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Int J Eat Disord. 2006 May;39(4):267-75.

Habit learning and anorexia nervosa: a cognitive neuroscience hypothesis.

Author information

1
Department of Psychiatry, College of Physicians and Surgeons of Columbia University/New York State Psychiatric Institute, New York, New York 10032, USA. js1124@columbia.edu

Abstract

OBJECTIVE:

Anorexia nervosa (AN) is characterized by abnormal behaviors involving eating and weight that are impressively resistant to change. The persistence of these behaviors likely plays an important role in the high relapse rate after initial treatment. Persistent, stereotyped behaviors are also characteristic of obsessive-compulsive disorder (OCD). This article presents a neurocognitive model of AN, based on comparisons with OCD.

METHOD:

This article reviews clinical, neuropsychological, and neuroimaging findings in both OCD and AN relevant to a neurobiological understanding of a potential mechanism of the perpetuation of AN.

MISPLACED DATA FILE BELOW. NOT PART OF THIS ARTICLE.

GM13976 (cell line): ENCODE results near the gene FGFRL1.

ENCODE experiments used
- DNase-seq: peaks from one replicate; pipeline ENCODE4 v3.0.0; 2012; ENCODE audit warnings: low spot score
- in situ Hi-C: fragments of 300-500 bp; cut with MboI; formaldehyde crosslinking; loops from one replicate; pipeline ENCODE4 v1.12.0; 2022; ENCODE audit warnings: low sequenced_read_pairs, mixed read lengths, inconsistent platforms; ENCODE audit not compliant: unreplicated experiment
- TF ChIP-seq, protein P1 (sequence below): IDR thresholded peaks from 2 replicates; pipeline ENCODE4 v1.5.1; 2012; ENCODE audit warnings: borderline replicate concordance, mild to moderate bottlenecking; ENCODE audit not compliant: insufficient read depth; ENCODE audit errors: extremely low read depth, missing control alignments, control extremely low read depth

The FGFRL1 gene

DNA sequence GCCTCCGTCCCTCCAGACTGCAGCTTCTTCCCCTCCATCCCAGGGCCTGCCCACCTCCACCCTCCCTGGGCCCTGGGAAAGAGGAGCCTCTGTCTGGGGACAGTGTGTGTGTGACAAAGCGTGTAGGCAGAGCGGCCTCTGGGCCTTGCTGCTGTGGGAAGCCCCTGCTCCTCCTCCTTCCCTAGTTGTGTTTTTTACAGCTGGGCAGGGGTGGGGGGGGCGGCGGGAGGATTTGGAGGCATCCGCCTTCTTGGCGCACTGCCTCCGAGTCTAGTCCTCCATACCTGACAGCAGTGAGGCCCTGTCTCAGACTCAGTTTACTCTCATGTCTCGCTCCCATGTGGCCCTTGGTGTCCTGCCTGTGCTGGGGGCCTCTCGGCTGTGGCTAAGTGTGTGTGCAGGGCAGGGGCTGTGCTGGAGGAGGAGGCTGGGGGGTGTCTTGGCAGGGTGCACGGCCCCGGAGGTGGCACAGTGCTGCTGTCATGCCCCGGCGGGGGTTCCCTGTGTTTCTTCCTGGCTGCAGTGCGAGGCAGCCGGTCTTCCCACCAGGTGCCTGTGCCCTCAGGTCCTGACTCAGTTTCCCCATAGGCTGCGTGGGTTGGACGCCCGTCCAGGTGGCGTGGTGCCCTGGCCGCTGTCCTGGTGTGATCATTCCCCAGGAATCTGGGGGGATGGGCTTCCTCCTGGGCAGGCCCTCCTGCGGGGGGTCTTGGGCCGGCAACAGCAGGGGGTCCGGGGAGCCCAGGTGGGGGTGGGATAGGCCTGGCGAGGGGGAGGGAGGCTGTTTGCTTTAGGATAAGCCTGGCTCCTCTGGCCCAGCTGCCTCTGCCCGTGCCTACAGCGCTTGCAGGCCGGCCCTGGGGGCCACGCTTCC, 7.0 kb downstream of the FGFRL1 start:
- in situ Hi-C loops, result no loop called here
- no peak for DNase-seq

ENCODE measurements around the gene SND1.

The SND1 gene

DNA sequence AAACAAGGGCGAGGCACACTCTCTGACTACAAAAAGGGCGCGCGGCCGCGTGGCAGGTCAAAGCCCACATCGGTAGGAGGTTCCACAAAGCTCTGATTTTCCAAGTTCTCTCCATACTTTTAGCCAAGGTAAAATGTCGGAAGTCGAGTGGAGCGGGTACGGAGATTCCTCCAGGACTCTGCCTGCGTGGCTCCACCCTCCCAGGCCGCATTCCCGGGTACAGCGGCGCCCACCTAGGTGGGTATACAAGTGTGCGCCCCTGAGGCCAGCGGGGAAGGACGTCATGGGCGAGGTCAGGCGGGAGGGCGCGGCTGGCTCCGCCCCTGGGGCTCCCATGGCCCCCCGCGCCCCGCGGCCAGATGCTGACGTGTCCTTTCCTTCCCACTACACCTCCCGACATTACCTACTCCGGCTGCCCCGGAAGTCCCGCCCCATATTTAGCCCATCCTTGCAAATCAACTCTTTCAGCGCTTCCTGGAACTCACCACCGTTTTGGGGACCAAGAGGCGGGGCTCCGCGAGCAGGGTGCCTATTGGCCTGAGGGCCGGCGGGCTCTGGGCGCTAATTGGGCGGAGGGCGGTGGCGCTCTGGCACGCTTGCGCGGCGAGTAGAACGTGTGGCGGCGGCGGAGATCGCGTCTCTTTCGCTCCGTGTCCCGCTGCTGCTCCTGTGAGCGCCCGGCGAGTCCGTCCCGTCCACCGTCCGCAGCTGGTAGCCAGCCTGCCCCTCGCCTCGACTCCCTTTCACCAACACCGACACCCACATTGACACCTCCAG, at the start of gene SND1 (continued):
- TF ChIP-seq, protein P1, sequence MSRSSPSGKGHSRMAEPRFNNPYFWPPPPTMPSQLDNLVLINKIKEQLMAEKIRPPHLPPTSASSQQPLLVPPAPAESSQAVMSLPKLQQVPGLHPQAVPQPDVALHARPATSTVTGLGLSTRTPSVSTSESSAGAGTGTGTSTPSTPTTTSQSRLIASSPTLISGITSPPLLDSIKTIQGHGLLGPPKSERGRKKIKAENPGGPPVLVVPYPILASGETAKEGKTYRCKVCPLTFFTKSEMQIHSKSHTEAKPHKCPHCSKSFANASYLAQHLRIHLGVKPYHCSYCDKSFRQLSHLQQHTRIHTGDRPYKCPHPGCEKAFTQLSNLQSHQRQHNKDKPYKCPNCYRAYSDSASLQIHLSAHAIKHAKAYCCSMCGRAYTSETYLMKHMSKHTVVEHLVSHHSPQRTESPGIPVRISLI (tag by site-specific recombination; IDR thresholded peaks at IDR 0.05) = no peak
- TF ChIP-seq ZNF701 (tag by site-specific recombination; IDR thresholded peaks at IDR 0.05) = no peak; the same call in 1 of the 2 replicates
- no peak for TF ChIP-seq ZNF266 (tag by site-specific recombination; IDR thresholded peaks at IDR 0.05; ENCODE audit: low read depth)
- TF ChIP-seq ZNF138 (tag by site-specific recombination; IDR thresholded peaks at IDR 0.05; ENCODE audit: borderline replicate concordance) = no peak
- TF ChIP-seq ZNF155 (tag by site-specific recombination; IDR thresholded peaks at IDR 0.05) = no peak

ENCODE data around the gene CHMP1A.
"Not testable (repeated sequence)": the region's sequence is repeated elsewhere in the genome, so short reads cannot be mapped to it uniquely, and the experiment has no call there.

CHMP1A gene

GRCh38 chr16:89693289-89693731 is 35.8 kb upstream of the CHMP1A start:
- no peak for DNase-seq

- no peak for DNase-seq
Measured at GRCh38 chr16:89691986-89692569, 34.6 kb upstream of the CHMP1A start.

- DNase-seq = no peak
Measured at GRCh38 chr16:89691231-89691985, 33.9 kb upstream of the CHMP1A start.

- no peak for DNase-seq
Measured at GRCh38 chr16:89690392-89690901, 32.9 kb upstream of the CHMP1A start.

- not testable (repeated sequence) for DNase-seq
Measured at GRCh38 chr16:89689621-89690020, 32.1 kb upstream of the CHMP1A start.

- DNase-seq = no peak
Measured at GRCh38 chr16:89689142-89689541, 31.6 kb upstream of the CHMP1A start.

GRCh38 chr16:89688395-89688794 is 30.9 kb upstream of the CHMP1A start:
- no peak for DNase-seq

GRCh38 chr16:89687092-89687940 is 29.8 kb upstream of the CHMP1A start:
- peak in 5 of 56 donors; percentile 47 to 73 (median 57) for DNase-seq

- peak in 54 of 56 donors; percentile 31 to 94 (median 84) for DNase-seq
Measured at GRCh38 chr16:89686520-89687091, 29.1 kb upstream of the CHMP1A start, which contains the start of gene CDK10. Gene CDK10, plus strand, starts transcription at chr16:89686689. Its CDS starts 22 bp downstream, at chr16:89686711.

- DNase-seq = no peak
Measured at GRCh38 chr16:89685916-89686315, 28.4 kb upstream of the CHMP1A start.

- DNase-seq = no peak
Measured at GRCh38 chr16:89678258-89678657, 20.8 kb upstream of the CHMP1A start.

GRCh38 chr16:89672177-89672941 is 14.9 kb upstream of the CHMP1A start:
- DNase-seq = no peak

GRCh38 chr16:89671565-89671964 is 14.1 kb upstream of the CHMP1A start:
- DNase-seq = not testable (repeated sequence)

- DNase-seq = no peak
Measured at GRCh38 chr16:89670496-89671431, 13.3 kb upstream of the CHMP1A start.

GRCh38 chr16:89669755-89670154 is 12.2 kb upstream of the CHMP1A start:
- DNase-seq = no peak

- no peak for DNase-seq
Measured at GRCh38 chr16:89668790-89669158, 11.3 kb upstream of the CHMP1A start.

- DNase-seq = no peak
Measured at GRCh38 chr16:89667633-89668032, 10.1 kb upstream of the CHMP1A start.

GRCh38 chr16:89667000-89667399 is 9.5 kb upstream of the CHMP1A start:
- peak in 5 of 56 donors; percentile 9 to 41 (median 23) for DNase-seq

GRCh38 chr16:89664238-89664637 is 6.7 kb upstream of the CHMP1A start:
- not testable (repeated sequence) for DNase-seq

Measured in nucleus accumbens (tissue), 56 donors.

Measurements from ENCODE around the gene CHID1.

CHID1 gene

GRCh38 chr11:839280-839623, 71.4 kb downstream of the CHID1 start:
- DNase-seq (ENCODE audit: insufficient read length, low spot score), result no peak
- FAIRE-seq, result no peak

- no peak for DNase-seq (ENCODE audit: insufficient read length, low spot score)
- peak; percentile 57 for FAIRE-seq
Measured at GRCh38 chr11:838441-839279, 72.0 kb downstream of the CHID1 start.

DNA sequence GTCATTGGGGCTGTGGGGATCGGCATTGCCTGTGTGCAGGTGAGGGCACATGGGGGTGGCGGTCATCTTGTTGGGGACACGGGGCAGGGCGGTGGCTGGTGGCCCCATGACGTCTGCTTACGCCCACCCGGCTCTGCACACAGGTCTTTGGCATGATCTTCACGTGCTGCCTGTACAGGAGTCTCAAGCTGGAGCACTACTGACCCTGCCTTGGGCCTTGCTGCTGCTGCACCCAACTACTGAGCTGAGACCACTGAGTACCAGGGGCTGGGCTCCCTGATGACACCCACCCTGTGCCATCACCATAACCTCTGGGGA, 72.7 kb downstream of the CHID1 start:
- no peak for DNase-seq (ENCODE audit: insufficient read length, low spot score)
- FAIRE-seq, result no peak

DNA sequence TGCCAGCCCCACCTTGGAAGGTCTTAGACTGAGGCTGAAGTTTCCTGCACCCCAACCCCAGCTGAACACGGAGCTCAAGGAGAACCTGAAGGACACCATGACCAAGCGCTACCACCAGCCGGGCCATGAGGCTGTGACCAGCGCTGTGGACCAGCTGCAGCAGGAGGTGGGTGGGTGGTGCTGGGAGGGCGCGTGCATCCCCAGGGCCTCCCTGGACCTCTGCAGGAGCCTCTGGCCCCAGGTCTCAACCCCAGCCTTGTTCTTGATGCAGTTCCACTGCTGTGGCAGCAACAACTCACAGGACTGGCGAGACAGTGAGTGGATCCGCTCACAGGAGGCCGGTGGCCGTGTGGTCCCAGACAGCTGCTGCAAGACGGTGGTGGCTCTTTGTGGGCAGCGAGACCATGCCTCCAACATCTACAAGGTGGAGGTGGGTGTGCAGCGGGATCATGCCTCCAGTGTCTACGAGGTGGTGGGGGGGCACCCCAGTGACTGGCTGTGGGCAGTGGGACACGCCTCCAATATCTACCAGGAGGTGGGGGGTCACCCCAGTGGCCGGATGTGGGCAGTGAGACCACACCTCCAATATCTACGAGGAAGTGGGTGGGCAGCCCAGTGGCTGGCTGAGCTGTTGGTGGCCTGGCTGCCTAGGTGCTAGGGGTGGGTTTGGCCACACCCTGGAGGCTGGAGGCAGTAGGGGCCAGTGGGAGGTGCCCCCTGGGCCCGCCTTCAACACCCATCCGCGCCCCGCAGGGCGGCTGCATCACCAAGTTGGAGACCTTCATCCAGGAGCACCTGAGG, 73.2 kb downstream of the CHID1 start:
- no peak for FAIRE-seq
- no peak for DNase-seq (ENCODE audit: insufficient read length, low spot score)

RESULTS:

The identification of specific neurocognitive disturbances in individuals with OCD has led to a compelling hypothesis of the neural mechanisms mediating this disorder. Evidence suggests that similar disturbances, involving neural circuits between the cortex and the basal ganglia, may be present in individuals with AN.

CONCLUSION:

Research on such neurocognitive disturbances has the potential both to inform understanding of neural mechanisms underlying AN and to lead to advances in treatment.

PMID:
16523472
DOI:
10.1002/eat.20244
[Indexed for MEDLINE]
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